If you are looking for your next exciting role, then your CV needs to be nothing short of perfect.
This requires you to clearly articulate your accomplishments and include achievement-driven points demonstrating your value. The most effective way to do this is to incorporate key metrics and KPIs into your CV, to help employers see the true value you can bring to them. Here are five examples of key metrics to include on your CV that will give you the competitive edge.
Finance fuels business. Without revenue, organisations simply cannot keep going. This is why adding financial metrics to your CV can instantly grab the recruiter’s attention, particularly when giving specific figures or percentages.
So if, for example, you’ve played an important role in boosting revenue or driving sales in the past, you should certainly shout about this.
But it’s not just about making money; as you know, reducing business expenditures and budgets also increases overall profit. Therefore, you could also include examples of how you have helped the business to save money by contributing to cost-saving initiatives or cutting spending.
Remember, it’s important to use numbers to quantify your value throughout your CV, but certainly when it comes to finances. So, rather than simply stating that you drove sales, be more specific by giving examples like ‘closed 20 new deals in the last quarter, resulting in £15,000 revenue (22% above my target)’.
Time is a company’s most precious resource, which is why time management is another crucial skill businesses look for. From reducing the burden of time-consuming processes, to prioritising workloads and completing projects ahead of deadlines, there are lots of ways you can - and should - demonstrate your time management abilities.
Though these can be a little trickier to quantify, today’s data-driven world affords you plenty of opportunities to gather and analyse data to determine the impact you’ve had on the business.
With all of this data to play with, it could be as simple as explaining how you finished each project an average of three weeks ahead of schedule. Alternatively, you could go into more detail given examples like ‘identified two major bottlenecks in the recruitment process and implemented new hiring tools and strategies to overcome this, resulting in 25% faster time-to-hire.
Customers are the lifeblood of any business, which is why showcasing customer satisfaction metrics can make you instantly more employable. Customer service achievements will vary depending on your experience and the industry you work in. Still, these could include facts, such as customer satisfaction survey results, or the number of customer queries you dealt with.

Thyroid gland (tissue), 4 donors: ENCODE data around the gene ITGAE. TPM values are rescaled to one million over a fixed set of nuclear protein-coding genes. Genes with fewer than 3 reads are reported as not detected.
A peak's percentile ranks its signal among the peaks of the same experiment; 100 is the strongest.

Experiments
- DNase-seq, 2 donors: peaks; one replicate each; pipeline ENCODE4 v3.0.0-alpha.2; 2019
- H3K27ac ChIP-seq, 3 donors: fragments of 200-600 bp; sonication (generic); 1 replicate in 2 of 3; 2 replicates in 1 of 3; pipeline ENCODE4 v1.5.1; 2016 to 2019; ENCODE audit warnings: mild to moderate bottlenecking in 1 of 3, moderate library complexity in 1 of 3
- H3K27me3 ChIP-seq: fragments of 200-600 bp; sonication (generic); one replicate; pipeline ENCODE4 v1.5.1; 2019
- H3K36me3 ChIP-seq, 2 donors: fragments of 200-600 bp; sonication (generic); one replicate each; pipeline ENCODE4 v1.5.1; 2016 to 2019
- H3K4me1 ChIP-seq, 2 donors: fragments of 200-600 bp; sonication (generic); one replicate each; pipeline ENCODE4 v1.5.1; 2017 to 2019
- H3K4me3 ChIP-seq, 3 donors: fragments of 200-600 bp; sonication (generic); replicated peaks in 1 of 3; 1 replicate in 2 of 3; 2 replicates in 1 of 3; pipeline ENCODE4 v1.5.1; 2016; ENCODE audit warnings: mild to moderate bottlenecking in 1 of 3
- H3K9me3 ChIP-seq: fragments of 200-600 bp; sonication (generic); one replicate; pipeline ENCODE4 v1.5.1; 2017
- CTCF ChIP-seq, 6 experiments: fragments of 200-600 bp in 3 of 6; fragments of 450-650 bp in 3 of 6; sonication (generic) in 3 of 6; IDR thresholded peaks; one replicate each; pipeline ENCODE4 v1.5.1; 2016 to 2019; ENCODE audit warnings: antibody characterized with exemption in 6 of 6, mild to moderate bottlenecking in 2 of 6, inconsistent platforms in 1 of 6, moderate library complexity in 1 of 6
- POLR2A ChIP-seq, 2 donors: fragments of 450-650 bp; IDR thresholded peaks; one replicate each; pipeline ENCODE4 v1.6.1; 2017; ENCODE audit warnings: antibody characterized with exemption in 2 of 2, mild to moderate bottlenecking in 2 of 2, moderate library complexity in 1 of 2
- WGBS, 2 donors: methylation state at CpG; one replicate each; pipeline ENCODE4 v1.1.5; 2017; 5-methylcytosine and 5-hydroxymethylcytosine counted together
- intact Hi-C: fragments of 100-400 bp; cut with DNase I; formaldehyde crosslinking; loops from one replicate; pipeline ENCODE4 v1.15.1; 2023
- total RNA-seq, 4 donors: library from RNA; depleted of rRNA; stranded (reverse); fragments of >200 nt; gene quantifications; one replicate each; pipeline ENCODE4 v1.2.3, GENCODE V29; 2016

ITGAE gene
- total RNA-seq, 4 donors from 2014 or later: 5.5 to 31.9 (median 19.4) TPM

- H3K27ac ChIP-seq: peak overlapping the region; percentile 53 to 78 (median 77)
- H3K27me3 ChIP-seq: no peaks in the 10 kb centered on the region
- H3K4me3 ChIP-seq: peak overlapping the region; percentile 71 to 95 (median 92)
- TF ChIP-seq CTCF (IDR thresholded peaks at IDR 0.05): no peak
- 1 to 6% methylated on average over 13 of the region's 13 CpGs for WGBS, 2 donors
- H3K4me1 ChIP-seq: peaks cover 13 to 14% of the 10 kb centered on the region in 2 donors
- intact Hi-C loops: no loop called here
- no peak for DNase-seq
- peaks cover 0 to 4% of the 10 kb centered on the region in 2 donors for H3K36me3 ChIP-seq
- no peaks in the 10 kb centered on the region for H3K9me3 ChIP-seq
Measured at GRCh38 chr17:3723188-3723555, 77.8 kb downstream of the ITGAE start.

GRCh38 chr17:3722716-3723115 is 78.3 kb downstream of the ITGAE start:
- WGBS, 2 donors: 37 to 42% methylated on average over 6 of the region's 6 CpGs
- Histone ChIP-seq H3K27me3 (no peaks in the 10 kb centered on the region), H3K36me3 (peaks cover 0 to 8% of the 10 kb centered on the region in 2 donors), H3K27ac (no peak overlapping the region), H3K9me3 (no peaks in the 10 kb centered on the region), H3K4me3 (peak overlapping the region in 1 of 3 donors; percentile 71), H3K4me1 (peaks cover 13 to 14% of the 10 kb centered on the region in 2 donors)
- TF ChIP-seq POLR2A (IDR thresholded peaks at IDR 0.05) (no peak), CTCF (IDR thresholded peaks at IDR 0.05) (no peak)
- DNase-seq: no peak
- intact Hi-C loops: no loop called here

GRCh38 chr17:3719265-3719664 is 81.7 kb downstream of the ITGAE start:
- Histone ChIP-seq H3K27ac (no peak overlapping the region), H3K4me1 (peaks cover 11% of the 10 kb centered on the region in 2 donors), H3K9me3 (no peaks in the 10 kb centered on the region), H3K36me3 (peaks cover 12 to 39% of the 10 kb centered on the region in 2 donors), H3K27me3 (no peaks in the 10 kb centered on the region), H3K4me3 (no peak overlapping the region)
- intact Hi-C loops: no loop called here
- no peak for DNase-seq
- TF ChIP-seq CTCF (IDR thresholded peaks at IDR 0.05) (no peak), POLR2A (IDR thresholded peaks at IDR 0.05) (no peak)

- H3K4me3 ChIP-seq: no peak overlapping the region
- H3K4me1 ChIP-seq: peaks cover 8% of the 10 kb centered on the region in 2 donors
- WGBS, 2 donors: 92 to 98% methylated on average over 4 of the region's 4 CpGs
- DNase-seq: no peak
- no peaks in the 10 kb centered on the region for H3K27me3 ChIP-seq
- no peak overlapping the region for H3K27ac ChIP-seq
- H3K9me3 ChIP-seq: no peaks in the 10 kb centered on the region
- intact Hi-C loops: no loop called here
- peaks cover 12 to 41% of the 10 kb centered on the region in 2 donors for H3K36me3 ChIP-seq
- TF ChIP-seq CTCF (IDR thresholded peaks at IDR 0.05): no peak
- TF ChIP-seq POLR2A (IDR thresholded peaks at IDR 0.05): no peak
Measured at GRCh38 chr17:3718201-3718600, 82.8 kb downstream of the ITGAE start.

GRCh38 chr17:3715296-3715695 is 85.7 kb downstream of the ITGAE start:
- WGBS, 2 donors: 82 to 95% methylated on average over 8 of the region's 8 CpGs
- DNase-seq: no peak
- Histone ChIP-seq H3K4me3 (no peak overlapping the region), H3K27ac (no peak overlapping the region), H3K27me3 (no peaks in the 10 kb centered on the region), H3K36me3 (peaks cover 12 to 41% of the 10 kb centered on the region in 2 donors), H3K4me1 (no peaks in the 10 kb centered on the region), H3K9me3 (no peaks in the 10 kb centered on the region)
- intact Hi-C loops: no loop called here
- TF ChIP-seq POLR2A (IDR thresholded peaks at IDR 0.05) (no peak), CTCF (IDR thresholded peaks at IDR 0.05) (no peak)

For example, you could mention your team’s 97% customer satisfaction record’ or how you ‘resolved 80% of customer queries within the first three hours of receiving them’.
Product or service improvement
In today’s competitive market, businesses must constantly innovate and update their offerings or services if they hope to stay ahead of the competition. This is why professionals who can leverage data and customer insights to develop new products or services are highly sought-after.
Product or service updates also show creativity and innovation, so showcasing these skills using metrics wherever possible is important. This might mean highlighting the number of new products you helped to launch, successful marketing campaigns or how you improved user experience in a flagship product.
An example of this could be ‘successfully launched five new products in two years’ or ‘used customer feedback to improve user experience measures by 25% last quarter’.
A friendly and supportive workforce typically means higher productivity and customer satisfaction rates. Plus, helping others, particularly colleagues, requires a certain skill set, often including those all-important transferable and interpersonal skills. This is why employers look for professionals who can mentor their colleagues and help them to progress, as well as collaborating with them effectively on projects or supporting their wellbeing and happiness in the workplace, or whilst working remotely.
Now, you might need to think a little outside of the box with this one, but you can still quantify achievements related to colleague happiness. An example of this might be discussing how many co-workers or direct reports you have trained or mentored, giving the exact number if possible.
Alternatively, you could think about how to show off your collaboration skills with more detailed metrics like ‘supported the sales team with relevant marketing materials, increasing social selling by 23%’.
Although you need to think carefully about what metrics you include on your CV, by quantifying your achievements wherever possible, you make it much easier for the recruiter to see how you can add real value. And as you can see from the examples above, there are plenty of ways you can do this, just be sure to start by focusing on these five key metrics to make your CV stand out.